Xingu National Park

From Wikipedia, the free encyclopedia
Jump to: navigation, search
location of Xingu National Park in Brazil

The Xingu National Park (Parque Nacional Xingu) (pronounced [ʃĩˈɡu]) is located in the state of Mato Grosso, Brazil. It was created on April 14, 1961, after a campaign by the Villas-Bôas brothers for protection of the region. The decree creating the park was signed by President Jânio Quadros.The area of the park is 2,642,003 ha.(26,420 km²), and it is contained in the municipalities of Mato Grosso; Canarana, Paranatinga, São Félix do Araguaia, São José do Xingu, Gaúcha do Norte, Feliz Natal, Querência, União do Sul, Nova Ubiratã and Marcelândia.[1]

Pátio da Aldeia Kamaiurá, Alto-Xingu. Indigenous people playing the "Uruá" flute

The National Park created with the twin objectives of protecting the environment and the indigenous populations of the area.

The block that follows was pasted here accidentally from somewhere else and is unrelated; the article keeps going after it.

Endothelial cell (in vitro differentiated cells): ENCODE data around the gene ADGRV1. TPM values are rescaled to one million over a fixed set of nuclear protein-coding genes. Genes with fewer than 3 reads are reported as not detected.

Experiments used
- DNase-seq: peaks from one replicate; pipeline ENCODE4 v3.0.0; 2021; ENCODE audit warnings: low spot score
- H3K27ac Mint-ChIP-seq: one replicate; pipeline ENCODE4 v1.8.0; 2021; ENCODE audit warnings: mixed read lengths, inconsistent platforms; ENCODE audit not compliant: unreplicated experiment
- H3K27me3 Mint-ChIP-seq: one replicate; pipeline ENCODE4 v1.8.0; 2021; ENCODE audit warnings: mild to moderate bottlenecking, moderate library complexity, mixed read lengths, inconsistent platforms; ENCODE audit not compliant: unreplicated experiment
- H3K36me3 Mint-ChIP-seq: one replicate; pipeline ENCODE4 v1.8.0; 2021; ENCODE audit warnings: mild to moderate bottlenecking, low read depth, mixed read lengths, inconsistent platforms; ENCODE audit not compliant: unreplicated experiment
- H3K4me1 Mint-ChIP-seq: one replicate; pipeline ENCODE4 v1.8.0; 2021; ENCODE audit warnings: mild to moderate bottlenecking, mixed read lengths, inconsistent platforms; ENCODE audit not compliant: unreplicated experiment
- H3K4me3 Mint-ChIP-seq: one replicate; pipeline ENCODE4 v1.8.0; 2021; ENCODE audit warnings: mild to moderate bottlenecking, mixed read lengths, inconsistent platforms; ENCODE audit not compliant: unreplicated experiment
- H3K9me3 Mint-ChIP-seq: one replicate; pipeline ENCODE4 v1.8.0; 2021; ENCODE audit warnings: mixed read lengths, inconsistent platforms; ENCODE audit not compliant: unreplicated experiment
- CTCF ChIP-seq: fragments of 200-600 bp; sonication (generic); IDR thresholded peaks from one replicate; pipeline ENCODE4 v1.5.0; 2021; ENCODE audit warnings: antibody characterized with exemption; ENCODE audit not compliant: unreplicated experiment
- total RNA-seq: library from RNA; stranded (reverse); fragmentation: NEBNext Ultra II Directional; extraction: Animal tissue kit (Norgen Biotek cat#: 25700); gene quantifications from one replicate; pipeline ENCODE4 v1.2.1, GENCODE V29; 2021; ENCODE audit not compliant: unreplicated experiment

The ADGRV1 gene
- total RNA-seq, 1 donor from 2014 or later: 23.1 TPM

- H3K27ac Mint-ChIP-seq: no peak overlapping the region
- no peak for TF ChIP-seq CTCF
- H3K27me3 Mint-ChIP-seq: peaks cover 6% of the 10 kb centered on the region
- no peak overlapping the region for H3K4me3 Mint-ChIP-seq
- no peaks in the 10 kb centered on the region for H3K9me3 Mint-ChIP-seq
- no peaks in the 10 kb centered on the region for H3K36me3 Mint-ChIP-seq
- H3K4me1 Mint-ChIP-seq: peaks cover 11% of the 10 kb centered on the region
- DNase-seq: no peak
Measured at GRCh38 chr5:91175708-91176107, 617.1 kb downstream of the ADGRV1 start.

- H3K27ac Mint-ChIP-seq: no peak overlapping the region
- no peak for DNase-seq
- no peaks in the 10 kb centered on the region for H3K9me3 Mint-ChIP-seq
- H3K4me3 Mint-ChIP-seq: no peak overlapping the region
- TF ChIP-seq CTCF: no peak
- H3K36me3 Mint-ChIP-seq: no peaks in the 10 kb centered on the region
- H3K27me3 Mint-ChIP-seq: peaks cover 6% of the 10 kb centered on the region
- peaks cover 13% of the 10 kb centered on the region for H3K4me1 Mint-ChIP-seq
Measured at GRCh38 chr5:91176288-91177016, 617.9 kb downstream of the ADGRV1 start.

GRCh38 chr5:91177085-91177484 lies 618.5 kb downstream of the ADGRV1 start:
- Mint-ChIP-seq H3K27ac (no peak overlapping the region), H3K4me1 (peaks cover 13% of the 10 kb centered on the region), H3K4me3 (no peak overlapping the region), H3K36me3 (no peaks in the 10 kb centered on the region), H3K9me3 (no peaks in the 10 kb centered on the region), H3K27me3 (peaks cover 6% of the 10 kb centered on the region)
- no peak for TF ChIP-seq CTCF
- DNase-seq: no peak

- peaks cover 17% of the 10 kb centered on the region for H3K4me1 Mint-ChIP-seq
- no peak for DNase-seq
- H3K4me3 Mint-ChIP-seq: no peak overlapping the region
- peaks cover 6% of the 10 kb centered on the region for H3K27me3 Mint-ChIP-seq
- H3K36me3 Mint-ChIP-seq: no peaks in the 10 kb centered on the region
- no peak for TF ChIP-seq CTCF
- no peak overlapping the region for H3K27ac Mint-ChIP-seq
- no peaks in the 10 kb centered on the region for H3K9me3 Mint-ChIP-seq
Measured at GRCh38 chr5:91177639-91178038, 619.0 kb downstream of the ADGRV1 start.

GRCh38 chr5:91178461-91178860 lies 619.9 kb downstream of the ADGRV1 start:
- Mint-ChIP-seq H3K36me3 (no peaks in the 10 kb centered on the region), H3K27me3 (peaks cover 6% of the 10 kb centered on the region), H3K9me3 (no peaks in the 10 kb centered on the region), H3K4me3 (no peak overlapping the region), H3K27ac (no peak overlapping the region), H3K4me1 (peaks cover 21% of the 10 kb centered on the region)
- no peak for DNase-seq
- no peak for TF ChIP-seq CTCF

The tribes which are present includes (population as of 2002) Kamayurá (355), Kaiabi (745), Yudjá (248), Aweti (138), Mehinako (199), Wauja (321), Yawalapiti (208), Ikpeng (319), Kalapalo (417), Kuikuro (415), Matipu (119), Nahukwá (105), Suyá (334) and Trumai (120).

Part of the intrigue of the Xingu area is the drama associated with early-20th century exploration by Europeans, among whom perhaps Percy Harrison Fawcett is most notable. He sought out a city rumored since early 16th-century European contact. David Grann's book, The Lost City of Z documents not only those early explorations, but more recent findings supporting the concept of large-scale civilizations pre-dating Spanish and Portuguese contacts.


  1. ^ The Park,, Povos Indígenas no Brasil

External links[edit]

Coordinates: 11°13′55″S 53°11′06″W / 11.232°S 53.185°W / -11.232; -53.185